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Bates, Morehouse debate King’s ‘Dream’

As debaters from Bates and Morehouse colleges made clear on MLK Day, discussing Martin Luther King’s dream raises more questions than it answers.

Debater Shannon Griffin '16, left, listens to an objection Monday during The Reverend Benjamin Elijah Mays Debate between Bates and Morehouse colleges in the Olin Arts Center. (Sarah Crosby/Bates College)

Debater Shannon Griffin ’16, left, listens to an objection Monday during the Reverend Benjamin Elijah Mays Debate between Bates and Morehouse colleges in the Olin Arts Center. (Sarah Crosby/Bates College)

“King didn’t want to change people, he wanted a better society,” said Morehouse sophomore Rami Blair, who went on to quote King’s own words: “The law cannot make a man love me, but it can keep him from lynching me.”

Representing the opposition, Blair and Morehouse junior Curtis O’Neal argued against the day’s motion: “This house believes King’s Dream is unattainable.”

Yet the core of the Jan. 20 debate was not so much whether King’s dream was unattainable, but what the dream was to begin with. The teams sparred over the definition of the dream and what King meant when he wished that his children “not be judged by the color of their skin but by the content of their character.”

The Morehouse debaters pointed out that King was, in Blair’s words, a “practical optimist,” not the radical idealist many perceive him to be. The dream was to create equality of opportunity under the law — not a color-blind utopia.

Bates’ Brooks Quimby Debate Council team supported the motion, arguing that the oppression within U.S. education, economic and criminal justice systems makes true equality impossible.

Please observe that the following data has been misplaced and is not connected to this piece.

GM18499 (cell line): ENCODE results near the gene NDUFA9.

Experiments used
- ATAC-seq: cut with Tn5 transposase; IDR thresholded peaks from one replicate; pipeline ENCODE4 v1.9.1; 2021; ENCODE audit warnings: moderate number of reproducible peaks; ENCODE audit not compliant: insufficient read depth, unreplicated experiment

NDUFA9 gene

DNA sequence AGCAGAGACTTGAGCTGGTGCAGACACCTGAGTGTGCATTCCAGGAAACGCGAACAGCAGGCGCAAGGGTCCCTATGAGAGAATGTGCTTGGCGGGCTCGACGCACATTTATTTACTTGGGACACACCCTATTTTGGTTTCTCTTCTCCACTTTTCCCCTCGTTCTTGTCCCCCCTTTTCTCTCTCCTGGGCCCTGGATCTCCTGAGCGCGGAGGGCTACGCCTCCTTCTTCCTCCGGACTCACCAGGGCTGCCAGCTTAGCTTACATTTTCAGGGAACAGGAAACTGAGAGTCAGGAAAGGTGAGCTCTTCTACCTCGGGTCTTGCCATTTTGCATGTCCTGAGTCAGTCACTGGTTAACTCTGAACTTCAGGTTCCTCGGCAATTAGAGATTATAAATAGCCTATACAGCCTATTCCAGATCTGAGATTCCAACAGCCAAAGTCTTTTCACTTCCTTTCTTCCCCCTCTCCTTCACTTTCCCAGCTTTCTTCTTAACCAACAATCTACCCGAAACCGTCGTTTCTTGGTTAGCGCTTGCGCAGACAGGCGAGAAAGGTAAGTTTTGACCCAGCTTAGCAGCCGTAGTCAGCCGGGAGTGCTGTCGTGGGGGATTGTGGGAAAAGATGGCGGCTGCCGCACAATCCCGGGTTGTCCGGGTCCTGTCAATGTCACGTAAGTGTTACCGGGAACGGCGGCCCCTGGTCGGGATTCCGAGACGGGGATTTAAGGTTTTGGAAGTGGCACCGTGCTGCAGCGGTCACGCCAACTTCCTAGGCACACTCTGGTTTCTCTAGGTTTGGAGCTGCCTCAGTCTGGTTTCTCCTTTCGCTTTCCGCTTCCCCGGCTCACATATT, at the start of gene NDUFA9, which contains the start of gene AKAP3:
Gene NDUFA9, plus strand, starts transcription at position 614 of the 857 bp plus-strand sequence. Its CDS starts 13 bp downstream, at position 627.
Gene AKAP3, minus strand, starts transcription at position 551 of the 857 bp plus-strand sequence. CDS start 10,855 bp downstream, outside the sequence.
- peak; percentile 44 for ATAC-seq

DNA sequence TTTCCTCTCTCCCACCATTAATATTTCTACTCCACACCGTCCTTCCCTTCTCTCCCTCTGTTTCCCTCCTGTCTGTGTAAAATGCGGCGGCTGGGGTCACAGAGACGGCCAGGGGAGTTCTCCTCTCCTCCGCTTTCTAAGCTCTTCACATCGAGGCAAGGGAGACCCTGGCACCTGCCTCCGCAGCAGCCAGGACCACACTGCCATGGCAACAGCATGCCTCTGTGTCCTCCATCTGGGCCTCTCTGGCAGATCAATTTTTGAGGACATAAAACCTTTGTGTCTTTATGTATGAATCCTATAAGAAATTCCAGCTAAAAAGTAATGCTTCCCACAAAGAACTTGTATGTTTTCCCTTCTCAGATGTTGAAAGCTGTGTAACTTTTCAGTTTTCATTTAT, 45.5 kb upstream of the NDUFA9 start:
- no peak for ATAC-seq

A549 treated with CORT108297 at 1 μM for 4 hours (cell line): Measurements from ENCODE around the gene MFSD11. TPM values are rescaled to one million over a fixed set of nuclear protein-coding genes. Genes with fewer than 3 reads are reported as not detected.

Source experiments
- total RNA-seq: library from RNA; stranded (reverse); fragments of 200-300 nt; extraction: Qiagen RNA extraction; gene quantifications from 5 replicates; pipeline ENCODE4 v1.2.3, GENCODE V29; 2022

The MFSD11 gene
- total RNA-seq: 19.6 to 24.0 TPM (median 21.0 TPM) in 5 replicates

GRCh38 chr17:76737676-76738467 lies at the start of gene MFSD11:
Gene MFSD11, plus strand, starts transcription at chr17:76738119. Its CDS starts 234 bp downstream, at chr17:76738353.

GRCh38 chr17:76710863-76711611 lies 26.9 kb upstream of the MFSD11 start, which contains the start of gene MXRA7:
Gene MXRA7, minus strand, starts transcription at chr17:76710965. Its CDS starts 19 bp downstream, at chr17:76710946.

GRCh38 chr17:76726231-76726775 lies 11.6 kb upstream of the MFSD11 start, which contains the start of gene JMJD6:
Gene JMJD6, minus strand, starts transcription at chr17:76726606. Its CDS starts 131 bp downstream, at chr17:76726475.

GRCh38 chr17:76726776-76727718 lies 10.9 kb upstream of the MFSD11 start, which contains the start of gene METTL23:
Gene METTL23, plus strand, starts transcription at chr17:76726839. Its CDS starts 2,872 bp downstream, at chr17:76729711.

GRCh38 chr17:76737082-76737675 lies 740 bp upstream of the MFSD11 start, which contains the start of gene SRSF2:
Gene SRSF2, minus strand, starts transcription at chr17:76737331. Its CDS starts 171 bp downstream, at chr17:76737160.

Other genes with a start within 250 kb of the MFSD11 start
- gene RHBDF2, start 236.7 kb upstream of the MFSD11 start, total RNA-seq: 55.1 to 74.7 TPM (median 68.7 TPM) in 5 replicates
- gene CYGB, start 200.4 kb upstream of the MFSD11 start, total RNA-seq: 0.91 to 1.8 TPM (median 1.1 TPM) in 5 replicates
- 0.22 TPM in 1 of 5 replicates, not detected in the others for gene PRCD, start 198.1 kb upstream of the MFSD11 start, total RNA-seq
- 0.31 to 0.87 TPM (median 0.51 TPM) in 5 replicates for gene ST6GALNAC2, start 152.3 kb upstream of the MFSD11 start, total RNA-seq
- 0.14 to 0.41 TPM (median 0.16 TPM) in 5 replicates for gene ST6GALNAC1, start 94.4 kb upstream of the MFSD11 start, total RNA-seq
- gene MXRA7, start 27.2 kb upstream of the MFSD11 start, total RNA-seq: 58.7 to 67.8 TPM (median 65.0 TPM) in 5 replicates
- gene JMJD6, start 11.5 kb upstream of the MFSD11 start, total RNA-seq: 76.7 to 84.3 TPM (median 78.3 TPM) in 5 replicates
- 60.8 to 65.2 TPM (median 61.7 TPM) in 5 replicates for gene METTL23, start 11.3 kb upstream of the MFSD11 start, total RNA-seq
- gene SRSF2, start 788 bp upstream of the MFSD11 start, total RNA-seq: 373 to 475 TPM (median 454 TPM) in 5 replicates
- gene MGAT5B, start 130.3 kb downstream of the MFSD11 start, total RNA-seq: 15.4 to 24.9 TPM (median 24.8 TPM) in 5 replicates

Benjamin Elijah Mays '20

Benjamin Elijah Mays ’20.

Represented by Stephanie Wesson ’14 of Mount Vernon, N.H., and Shannon Griffin ’16 of Philadelphia, the Bates team maintained that the dream was an idealized vision of a U.S. in which race no longer matters.

The annual tradition of the Reverend Benjamin Elijah Mays Debate honors the man who is at the center of the historic friendship between Bates and Morehouse.

Former captain of Bates’ debate team, Mays ’20 became the president of Atlanta’s historically black Morehouse College in 1940. He was a national figure in the civil rights movement as a theorist and as spiritual adviser and friend to King, who graduated from Morehouse in 1948.

Jan Hovden, Bates professor of rhetoric and director of debate, explained that the day’s motion was intentionally provocative in order to illustrate the power of “the spoken word above that of violent revolution.”

Professor Kenneth Newby, director of Morehouse’s forensics program, emphasized the importance of such cultural and intellectual exchange. “We consider Bates College a true friend of Morehouse College.”

The debate was in keeping with themes presented by that morning’s keynote speaker Gary Younge. An award-winning journalist and author, Younge argued that King was far more complex and polarizing than history tends to remember.



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